"He's just a boy," Stuber told reporters, standing in his doorway. "He was just a young boy. It's shocking. I certainly can't put it together that he fired a weapon potentially."

He said it has been hard for him to fathom that Dzhokhar Tsarnaev could be the same person seen on video placing the explosives down in the crowd, including by 8-year-old Martin Richard, who died in the blast.

"It's very hard to think that act wasn't faceless," Stuber said. "He chose a spot. He saw their faces immediately. To me it's kind of hard to believe a young boy with no life experience is at all capable ... maybe I'm putting too much blame on the brother."

Stuber said the area was swarmed by police early Friday morning and they watched it unfold on television, despite being next door, too afraid to come out of their home. Eventually, police told them to leave, and they didn't return until Saturday.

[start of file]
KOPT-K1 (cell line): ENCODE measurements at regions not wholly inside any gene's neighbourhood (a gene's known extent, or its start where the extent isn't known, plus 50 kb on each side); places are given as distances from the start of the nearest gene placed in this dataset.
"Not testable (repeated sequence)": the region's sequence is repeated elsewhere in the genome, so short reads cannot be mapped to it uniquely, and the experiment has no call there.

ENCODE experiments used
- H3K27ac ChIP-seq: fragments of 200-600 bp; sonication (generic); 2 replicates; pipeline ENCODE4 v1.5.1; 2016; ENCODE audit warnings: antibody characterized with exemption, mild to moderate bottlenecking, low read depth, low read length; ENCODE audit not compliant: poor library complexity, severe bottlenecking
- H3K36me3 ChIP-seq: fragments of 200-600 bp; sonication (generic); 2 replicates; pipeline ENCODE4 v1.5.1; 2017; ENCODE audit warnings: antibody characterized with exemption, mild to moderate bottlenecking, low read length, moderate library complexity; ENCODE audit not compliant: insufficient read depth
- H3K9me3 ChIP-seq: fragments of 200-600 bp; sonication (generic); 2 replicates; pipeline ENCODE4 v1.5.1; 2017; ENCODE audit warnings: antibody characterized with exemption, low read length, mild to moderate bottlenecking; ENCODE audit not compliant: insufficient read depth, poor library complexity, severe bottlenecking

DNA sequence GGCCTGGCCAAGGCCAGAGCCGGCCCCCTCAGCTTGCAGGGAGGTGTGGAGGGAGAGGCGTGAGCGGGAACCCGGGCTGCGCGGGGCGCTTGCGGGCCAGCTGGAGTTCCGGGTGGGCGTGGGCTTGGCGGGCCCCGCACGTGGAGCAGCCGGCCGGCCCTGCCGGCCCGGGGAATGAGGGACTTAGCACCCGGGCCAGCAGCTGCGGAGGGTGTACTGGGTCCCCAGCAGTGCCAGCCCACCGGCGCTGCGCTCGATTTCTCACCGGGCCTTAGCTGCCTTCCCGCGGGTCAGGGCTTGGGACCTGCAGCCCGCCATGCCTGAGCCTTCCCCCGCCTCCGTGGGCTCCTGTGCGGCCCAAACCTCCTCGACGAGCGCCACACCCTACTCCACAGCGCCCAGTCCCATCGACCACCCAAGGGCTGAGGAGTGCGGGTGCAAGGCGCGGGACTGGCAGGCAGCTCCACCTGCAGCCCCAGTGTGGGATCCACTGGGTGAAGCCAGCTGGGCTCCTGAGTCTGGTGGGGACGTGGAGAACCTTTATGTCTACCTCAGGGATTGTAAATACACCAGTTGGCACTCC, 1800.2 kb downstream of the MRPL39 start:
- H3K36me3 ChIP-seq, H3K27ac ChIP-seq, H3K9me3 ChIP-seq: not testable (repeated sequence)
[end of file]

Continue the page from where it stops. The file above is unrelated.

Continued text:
Despite living close to the family, Stuber said he wasn't close with them. He described Dzhokhar as "introverted" and said he'd just seen him come home from the University of Massachusetts-Dartmouth about two weeks ago, saying he looked exactly the same and was just hanging out with friends in the yard.

Another neighbor, Harvey Smith, who lives in the basement apartment in the same building as the Tsarnaev family, also said he did not know them well, despite living there since before the family moved in around 2002, he said.

Although he is speculating, Smith agreed with Stuber that he believes the elder brother had sway over the younger, describing Tamerlan as "more domineering."